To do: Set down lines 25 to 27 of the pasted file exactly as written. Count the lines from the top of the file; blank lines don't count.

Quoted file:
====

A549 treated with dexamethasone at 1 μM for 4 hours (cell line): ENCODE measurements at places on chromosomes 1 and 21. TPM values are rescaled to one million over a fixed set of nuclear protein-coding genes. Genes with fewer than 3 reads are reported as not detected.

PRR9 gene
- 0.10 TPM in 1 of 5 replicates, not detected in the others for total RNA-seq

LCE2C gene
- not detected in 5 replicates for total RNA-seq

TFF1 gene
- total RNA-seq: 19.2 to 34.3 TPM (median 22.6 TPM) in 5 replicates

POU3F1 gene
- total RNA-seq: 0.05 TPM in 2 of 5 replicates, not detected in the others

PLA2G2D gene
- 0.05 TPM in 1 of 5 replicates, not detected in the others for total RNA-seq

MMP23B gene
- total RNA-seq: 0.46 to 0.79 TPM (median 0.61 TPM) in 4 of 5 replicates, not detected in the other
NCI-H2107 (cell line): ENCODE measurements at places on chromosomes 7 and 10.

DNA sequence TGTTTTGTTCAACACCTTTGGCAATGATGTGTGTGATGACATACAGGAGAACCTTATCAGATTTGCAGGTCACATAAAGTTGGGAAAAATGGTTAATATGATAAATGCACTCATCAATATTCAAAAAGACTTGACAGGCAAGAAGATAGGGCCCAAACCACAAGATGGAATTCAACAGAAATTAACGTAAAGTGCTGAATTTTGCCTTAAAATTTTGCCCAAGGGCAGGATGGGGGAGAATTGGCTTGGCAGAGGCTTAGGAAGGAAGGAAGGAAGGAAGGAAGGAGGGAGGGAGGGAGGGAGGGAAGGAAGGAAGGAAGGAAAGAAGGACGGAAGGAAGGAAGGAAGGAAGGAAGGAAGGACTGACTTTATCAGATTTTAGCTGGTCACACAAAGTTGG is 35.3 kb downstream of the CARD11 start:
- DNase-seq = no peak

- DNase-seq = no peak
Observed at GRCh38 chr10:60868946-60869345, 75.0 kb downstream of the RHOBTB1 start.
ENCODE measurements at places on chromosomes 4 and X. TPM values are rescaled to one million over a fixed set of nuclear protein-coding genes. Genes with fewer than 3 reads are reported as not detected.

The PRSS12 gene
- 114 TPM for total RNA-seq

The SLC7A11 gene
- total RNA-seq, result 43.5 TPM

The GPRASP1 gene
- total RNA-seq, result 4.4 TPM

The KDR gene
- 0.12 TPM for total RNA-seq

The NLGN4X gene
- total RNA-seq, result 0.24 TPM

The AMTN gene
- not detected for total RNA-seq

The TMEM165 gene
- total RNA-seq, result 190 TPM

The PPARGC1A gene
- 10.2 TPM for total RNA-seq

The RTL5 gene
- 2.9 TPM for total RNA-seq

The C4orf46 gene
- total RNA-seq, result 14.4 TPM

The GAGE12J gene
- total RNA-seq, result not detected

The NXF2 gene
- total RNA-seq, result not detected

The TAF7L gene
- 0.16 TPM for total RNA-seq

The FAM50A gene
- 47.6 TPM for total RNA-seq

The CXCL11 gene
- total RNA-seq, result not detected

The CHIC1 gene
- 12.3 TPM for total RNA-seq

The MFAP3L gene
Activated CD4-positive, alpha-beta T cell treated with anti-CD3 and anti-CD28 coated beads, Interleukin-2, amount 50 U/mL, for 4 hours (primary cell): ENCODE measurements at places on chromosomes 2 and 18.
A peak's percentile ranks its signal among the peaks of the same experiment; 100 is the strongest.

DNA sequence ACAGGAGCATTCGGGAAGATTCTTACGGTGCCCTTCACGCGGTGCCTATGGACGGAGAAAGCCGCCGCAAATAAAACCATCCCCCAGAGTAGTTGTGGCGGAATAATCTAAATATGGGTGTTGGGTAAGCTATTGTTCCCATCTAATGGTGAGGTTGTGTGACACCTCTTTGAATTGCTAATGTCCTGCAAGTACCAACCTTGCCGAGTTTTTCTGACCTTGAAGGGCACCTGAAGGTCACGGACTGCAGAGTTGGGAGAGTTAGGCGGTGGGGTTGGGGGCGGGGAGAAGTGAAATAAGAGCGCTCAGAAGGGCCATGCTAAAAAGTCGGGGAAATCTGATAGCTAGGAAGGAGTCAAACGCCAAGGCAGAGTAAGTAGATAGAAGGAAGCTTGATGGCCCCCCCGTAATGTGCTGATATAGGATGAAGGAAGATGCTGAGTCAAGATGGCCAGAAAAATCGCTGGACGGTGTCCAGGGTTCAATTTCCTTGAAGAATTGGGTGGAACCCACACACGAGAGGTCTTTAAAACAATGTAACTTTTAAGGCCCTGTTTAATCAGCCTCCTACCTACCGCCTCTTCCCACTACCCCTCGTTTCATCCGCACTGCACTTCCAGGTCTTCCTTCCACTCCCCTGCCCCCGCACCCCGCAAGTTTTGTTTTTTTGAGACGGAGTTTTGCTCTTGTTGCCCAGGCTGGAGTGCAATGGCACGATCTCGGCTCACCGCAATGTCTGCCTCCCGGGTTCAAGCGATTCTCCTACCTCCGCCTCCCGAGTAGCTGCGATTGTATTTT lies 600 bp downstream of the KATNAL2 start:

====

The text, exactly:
- total RNA-seq, result 4.4 TPM

The KDR gene
- 0.12 TPM for total RNA-seq